Can Corporate Sustainability & Economic Growth Coexist?
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Submitted by: Thunderbird School of Global Management
Posted: Nov 13, 2007 – 03:30 PM EST
School also selects campus greening challenge idea
School also selects campus greening challenge idea
GLENDALE, AZ - November, 13, 2007 - A team of graduate students from Johns Hopkins University Paul H. Nitze School of Advanced International Studies took the top prize of $20,000 and earned the title "Global Champions of Sustainable Innovation" Nov. 10 at Thunderbird School of Global Management.
Ten teams from top business schools around the world competed Nov. 8-10 in the final round of a sustainable innovation competition held in conjunction with Thunderbird's Sustainable Innovation Summit.
An MBA team from Thunderbird's On Demand program won the second prize and $5,000, and a team from Thunderbird's Global MBA for Latin American Managers, comprising members from Mexico and Peru, won third prize and $3,000.
The winning teams beat out seven other finalists including a second team from Johns Hopkins University and teams representing Duke, University of California Davis, Purdue University, University at Buffalo the State University of New York, University of Rochester, and University of Maryland. More than 100 teams representing 51 universities in 13 countries took part in the competition.
Students in the final round of the competition developed innovative and sustainable business concept plans that addressed real-life challenges faced by global corporations Johnson & Johnson and Arizona Public Service.
Each team had to address questions proposed by both companies. Arizona Public Service's question involved formulating opportunities for the company to utilize business process improvement and make sustainability a core business value, while Johnson & Johnson's question required finding an effective way for the company to cater to the medical needs of diabetic patients in China.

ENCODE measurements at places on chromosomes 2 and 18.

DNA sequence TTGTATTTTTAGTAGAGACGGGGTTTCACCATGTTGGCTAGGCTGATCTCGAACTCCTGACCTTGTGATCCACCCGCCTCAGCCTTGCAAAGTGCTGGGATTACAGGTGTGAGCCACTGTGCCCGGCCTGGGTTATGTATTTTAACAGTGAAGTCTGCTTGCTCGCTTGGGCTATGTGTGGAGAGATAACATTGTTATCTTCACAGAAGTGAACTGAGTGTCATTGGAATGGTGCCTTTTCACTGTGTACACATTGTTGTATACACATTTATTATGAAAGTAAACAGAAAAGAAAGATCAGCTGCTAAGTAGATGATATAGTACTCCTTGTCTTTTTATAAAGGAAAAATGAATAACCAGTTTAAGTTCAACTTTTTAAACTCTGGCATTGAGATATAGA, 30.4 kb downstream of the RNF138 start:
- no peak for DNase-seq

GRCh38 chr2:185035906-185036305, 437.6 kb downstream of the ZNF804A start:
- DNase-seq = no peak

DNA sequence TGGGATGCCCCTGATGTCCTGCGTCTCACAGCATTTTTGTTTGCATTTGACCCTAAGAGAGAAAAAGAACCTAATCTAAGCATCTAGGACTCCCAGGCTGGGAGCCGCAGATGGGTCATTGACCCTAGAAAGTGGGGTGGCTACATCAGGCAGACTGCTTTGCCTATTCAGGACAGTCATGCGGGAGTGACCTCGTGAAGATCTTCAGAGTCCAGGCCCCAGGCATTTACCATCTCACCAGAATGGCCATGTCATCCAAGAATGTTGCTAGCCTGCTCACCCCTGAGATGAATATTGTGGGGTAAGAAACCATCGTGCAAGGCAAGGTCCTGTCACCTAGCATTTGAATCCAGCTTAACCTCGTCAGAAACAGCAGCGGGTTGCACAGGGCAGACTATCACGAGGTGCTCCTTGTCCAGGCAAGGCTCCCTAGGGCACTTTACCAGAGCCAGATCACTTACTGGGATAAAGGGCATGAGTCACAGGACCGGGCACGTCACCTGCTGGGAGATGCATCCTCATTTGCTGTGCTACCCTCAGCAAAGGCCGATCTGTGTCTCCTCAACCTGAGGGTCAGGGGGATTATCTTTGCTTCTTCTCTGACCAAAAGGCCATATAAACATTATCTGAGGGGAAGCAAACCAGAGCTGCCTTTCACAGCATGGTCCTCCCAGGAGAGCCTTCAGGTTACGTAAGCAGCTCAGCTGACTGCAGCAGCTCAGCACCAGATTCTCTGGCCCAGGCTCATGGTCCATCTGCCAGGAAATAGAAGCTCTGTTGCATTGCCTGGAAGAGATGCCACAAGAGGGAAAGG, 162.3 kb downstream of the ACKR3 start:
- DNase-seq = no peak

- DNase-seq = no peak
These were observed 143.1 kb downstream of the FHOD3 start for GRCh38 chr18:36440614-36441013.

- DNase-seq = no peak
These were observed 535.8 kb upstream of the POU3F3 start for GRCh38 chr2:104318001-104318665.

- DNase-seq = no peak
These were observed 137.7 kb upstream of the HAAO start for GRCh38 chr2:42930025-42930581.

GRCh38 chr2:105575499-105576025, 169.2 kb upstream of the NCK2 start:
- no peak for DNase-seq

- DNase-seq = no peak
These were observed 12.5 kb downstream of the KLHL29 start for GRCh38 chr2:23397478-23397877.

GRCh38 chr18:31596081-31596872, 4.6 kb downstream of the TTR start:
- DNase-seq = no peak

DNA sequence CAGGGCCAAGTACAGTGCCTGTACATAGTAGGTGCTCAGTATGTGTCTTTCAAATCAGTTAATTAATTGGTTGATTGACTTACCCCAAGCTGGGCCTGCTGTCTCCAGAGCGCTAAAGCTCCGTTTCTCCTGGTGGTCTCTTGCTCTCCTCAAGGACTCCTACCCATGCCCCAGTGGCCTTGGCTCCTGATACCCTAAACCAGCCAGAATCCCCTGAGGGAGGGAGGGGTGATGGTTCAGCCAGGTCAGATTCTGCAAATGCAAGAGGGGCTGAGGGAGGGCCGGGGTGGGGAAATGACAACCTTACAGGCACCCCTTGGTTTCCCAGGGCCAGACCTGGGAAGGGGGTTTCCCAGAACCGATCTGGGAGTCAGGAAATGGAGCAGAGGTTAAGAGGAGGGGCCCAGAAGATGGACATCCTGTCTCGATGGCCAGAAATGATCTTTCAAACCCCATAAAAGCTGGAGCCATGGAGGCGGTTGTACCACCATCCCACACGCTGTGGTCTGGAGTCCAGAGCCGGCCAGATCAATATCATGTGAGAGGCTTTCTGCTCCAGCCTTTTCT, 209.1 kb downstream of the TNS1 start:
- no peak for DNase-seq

Chris Meyer, the winning team's captain from Johns Hopkins University, described the summit as challenging and said his team's strategy was different from others. "We were able to draw down to the grassroots level and offer answers more at the lower level," he said. "We figured out how can we get more benefits down to the common man and make an impact on them rather than focusing a higher class like other teams did."
The winners were announced Nov. 10 at an awards dinner capping the three-day competition that reflected a commitment to economically, environmentally and socially sound business practices.
Also announced at the dinner was the winner of Thunderbird's campus greening challenge. The challenge asked students to identify projects that could shrink Thunderbird's climate footprint in ways that pay for themselves and contribute to the educational goals of the school. The winning strategy, "Zero Capital Solar Pub," submitted by Ben Korsmo, Youngkuk Lim, Hiroshi Tojo, Kathy Yue, and Chris Larkin will be implemented by the school.
The team's plan to install solar panels on campus will generate enough solar power and renewable energy to offset the amount of electricity consumption at Thunderbird's Pub. Thunderbird will realize savings on its utility bill and costs will be minimal due to a Power Purchase Agreement. Through the agreement, the power provider owns, installs, operates and maintains the solar panels; in turn, Thunderbird purchases the solar power at a fixed rate. With this proposed plan, Thunderbird will save almost $5,000 the first year on its utility bill, and the initiative will neutralize nearly all of the Pub's emissions. The team received $1,000 for their submission.
Thunderbird's Sustainable Innovation Summit builds upon the school's curricular efforts in global citizenship and its mission to educate global leaders who create sustainable prosperity worldwide.
"This year's Thunderbird Sustainable Innovation Summit produced truly innovative thinking by the finalist teams," said Greg Unruh, director of Thunderbird's Lincoln Center for Ethics in Global Management. "They were able to demonstrate the real business value produced by new approaches to businesses that integrate economics, ecology and societal concerns."
Sponsorship partners of the summit included Johnson & Johnson, Arizona Public Service, BillMatrix, Xerox and Net Impact.
In 1946, Thunderbird was founded as the first graduate management school focused exclusively on global business. It is regarded as the world's leading institution in the education of global managers and has operations in the United States, Europe, Latin America, Russia and Asia. Ranked No. 1 in international business by U.S. News and World Report, the Wall Street Journal survey of corporate recruiters, and the Financial Times, Thunderbird is dedicated to educating global leaders who create sustainable prosperity worldwide. The school's programs facilitate the development of the global mindset which is critical to managing effectively in different social, economic and political environments. More than 38,000 students have graduated from Thunderbird, and its alumni live and work in more than 140 countries. For more about Thunderbird, please visit: www.thunderbird.edu.